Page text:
Post # 1
I need some advice from a disinterested third party. This might get a little long.
My parents are very religious and I am very stubborn. There has already been a lot of fall-out from my initial decision to move in with my fiance (at the time boyfriend) before getting married. Therefore, he’s already not the most popular guy with my parents even though they’ve mostly gotten over it. Let me give you a sampling of the comments I have heard (through sibs): "They’re already commonlaw married, why bother with a ceremony." They also refer to my apartment as a "den of sin" (I hope half-jokingly) and the parents won’t visit, although they allow my siblings to.
My fiance supported me for a year while I was attending school. For the past two years, however, he has worked only sporadically, while I have been supporting him, because of illness. His illness has a lot to do with pain and as such it is invisible. The doctors he has been to see have been unable to diagnose him, so we’re still in the process of figuring out what’s wrong.
Lately, I’ve been made aware of many derogatory comments about how I could "do so much better" and so on. The truth is that as I am not a saint I get frustrated sometimes too, but I have a firm policy of keeping these thoughts to myself or only sharing them with my fiance. I guess my question for all of you is how would you stave off these kinds of comments (keeping in mind that they haven’t been made to my face)? I’m aware it might be impossible, but I welcome any advice, because as you can imagine it’s frustrating having people talking behind my back about the most important person in my life.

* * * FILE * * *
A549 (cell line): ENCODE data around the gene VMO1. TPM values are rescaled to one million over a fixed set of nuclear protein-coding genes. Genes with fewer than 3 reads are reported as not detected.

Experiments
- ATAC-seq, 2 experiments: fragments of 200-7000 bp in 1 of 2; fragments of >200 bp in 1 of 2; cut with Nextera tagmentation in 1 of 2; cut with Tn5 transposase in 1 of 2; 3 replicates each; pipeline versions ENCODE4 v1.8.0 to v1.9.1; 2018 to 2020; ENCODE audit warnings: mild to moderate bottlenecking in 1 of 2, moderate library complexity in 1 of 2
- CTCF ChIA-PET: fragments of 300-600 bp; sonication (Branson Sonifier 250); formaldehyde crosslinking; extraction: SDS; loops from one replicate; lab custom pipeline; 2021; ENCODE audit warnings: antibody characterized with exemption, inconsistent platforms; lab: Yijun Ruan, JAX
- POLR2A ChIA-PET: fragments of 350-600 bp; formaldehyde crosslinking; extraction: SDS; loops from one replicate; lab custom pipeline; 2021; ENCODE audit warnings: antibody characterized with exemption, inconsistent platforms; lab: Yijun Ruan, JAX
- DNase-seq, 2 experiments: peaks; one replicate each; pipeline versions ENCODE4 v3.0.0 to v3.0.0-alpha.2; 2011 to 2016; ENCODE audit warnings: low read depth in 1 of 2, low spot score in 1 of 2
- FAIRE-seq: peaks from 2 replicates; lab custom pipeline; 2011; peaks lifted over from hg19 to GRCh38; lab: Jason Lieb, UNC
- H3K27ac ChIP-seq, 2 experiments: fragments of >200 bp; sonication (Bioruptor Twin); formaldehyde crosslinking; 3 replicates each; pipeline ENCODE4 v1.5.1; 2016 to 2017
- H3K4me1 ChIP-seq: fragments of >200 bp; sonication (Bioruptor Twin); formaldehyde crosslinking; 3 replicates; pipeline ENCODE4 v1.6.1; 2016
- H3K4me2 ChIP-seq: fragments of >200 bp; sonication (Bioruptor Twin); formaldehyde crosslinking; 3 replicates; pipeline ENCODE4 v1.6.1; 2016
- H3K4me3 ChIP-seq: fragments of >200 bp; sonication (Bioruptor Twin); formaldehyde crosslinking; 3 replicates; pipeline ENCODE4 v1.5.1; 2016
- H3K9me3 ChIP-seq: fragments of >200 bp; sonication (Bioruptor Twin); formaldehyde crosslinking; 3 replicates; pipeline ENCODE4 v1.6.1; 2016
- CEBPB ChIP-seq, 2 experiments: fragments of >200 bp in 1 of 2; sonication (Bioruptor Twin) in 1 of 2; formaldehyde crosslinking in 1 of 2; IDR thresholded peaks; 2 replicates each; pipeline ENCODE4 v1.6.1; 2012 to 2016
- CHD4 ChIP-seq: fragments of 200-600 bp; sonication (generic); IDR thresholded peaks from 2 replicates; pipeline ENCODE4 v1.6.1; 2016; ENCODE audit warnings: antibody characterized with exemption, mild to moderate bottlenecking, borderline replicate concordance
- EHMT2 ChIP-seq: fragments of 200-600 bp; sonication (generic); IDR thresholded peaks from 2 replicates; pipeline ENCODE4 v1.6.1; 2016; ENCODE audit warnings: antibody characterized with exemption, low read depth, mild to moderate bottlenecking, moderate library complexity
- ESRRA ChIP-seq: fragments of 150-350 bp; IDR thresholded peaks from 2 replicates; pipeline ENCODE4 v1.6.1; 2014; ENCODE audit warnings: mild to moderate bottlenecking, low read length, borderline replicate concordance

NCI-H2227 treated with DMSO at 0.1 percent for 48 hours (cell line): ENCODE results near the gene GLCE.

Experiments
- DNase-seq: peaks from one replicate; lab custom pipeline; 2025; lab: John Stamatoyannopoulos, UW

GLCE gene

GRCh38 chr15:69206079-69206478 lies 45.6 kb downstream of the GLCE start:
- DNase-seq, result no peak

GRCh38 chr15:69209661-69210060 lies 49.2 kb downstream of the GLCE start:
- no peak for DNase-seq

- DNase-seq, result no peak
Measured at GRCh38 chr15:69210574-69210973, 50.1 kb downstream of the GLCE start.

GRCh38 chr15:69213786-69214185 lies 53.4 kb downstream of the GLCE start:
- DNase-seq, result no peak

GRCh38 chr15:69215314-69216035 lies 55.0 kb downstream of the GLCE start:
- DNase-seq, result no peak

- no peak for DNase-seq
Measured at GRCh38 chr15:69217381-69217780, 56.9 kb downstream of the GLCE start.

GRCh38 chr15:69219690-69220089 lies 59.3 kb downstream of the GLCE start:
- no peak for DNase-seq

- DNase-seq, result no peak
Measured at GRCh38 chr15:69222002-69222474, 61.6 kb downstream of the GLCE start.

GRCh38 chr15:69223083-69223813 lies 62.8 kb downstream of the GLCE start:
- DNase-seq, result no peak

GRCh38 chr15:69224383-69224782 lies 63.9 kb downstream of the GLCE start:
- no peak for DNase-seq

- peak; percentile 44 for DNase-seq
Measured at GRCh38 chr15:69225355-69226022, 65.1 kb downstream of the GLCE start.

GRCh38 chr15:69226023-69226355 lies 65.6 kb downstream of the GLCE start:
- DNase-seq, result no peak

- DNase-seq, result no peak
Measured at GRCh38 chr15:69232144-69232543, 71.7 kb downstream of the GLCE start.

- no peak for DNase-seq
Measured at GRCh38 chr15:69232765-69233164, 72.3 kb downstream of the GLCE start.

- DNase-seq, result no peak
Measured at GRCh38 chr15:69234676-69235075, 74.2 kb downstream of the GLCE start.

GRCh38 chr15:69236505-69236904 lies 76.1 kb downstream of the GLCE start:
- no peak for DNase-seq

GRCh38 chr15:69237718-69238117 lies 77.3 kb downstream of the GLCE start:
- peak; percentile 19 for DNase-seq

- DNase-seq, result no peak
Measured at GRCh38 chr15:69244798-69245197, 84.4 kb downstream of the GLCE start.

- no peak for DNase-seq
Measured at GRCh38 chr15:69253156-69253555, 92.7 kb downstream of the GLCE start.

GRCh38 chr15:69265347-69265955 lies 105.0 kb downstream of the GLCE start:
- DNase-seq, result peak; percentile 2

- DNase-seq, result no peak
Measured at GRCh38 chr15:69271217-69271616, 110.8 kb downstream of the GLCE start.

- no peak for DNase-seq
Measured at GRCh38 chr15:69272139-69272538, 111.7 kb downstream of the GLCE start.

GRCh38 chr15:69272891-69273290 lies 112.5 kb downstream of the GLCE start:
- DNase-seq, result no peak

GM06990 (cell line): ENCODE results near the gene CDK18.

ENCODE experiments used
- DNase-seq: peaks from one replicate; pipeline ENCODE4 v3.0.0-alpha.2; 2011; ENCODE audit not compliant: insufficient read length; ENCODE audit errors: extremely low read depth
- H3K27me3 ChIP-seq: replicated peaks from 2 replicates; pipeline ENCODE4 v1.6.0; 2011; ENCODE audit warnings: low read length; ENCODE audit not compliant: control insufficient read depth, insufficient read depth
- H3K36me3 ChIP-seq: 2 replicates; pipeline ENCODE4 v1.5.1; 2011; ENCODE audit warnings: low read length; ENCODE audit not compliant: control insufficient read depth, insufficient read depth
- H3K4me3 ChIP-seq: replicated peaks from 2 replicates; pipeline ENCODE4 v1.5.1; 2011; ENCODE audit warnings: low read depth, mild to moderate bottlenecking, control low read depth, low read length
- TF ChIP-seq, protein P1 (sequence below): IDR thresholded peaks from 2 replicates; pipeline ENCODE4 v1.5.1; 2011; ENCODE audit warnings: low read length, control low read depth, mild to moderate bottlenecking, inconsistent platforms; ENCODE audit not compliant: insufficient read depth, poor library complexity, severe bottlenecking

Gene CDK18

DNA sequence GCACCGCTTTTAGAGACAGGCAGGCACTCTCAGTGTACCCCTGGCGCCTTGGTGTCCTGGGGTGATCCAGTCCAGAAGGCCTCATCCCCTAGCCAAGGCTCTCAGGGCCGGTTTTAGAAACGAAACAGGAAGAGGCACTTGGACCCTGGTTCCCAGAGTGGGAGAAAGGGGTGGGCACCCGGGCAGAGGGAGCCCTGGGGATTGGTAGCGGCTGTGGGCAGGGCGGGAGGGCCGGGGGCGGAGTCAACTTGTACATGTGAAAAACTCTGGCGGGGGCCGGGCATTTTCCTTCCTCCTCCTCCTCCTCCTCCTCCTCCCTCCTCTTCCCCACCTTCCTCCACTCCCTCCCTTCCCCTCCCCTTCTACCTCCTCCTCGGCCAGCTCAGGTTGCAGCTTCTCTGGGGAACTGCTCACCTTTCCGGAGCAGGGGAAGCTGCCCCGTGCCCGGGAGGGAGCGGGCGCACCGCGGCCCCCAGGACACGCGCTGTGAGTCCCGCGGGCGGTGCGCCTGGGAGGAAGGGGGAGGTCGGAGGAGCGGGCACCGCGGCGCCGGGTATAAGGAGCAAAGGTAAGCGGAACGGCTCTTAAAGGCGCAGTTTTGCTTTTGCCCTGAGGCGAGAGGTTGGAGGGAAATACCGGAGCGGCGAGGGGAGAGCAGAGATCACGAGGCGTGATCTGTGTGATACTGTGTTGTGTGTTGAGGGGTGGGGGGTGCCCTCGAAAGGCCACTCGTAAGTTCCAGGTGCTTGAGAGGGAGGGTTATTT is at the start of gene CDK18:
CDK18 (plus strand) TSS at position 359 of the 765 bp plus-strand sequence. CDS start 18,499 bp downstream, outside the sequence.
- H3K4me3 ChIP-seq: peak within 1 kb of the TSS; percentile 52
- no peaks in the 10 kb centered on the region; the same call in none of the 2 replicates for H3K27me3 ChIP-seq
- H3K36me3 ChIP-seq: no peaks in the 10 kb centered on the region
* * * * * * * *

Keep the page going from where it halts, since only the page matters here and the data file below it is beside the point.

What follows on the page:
Post # 3
if the comments are from your parents i would recommend either talking to them about it, or perhaps even a letter. let them know that the decision has been made and you would appreciate their support, or at the very lease their silence concerning your relationship. i’m so sorry they are not more understanding. it is always hard to deal with your parents’ disapproval.
Post # 4
Well, i’ve had one coworker in particular feel the need to comment (twice now) upon seeing a picture of my FI and I that I can do so much better. Thanks, I know he’s not brad pitt, but who is?!
The problem is that they are talking to your siblings and they’re relaying it to you. Why are they telling you this if they’re letting them say this?! I’d be mad if my parents constantly made derogatory comments about my brother and his girlfriend. I mean, really, get over it at some point. You are an adult. But, that’s neither here nor there. Your siblings need to keep information to themselves, but better yet, they need to start letting your parents know it’s not cool to speak up. So that’d be a start.